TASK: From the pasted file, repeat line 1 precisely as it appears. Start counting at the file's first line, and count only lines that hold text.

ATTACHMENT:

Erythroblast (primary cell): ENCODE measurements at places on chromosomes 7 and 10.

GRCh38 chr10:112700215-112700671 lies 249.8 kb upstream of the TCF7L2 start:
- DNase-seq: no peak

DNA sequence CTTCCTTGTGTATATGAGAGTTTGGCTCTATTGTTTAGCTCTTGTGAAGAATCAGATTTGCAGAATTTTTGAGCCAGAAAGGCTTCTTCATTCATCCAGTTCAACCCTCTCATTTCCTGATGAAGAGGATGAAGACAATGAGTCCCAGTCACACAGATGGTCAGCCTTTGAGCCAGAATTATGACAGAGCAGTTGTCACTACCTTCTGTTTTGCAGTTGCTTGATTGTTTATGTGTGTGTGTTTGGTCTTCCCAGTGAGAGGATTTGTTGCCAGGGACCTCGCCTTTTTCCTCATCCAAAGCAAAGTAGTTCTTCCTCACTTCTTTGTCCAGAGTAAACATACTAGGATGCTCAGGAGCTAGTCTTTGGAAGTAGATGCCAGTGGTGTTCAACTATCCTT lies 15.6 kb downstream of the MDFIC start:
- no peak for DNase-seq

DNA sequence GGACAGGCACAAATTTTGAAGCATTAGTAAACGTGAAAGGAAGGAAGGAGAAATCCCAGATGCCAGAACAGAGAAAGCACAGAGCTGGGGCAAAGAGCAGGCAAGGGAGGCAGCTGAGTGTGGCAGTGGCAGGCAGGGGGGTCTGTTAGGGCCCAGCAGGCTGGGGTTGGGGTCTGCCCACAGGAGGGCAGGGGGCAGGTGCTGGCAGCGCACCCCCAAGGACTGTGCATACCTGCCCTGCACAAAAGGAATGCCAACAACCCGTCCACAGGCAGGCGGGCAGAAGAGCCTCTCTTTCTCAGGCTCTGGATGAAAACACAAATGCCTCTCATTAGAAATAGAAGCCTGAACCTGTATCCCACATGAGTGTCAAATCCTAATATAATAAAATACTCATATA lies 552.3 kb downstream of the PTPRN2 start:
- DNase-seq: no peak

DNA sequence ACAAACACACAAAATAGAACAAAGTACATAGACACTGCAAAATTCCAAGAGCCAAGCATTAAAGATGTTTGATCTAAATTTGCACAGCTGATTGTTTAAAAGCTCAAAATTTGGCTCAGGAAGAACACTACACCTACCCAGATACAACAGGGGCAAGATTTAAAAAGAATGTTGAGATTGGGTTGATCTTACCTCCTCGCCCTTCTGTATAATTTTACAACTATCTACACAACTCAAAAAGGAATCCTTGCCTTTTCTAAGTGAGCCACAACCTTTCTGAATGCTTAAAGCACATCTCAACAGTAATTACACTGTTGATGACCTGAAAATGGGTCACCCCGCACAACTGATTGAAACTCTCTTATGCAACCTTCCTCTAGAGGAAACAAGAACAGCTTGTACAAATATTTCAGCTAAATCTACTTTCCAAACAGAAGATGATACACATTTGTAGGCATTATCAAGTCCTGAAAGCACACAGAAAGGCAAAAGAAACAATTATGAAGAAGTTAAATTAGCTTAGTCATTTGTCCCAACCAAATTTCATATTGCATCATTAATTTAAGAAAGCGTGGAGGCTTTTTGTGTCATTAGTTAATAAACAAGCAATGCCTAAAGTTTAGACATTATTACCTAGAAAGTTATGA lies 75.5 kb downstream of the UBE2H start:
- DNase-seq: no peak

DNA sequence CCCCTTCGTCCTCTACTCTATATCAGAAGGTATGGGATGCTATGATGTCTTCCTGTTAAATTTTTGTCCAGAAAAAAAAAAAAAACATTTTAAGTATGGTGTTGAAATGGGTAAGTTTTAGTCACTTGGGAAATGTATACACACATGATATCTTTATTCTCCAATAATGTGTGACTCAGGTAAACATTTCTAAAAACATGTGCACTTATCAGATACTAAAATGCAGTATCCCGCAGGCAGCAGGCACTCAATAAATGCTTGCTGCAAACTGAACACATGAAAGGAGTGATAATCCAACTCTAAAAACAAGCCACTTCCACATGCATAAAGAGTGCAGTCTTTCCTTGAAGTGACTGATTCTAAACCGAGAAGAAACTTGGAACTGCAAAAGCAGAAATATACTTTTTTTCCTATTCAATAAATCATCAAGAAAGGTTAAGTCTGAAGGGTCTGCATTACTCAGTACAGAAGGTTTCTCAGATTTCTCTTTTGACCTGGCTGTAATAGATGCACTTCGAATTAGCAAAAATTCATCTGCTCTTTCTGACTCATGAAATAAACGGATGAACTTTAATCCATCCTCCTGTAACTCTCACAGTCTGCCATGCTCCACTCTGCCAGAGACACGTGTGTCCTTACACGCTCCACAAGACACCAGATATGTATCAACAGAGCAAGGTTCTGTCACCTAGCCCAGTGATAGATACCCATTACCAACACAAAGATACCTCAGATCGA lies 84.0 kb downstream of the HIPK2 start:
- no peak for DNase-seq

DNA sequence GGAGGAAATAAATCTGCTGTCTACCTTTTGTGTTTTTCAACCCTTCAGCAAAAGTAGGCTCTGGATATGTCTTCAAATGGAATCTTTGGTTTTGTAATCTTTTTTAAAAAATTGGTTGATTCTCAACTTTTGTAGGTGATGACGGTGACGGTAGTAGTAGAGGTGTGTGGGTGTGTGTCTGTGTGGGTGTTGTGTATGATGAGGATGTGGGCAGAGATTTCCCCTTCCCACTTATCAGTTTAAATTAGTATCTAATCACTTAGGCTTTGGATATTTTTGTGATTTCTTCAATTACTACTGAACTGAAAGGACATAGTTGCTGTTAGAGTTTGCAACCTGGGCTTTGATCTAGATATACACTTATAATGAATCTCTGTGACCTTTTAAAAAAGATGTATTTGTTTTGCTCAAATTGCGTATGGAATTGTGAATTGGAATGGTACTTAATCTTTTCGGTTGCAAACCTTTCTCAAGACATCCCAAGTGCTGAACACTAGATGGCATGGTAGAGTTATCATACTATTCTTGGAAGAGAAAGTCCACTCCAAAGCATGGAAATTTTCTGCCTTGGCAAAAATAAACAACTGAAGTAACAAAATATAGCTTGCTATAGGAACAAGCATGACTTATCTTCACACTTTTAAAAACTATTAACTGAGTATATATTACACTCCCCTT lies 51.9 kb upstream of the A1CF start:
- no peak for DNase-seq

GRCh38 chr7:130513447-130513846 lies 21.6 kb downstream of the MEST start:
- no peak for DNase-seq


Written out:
Erythroblast (primary cell): ENCODE measurements at places on chromosomes 7 and 10.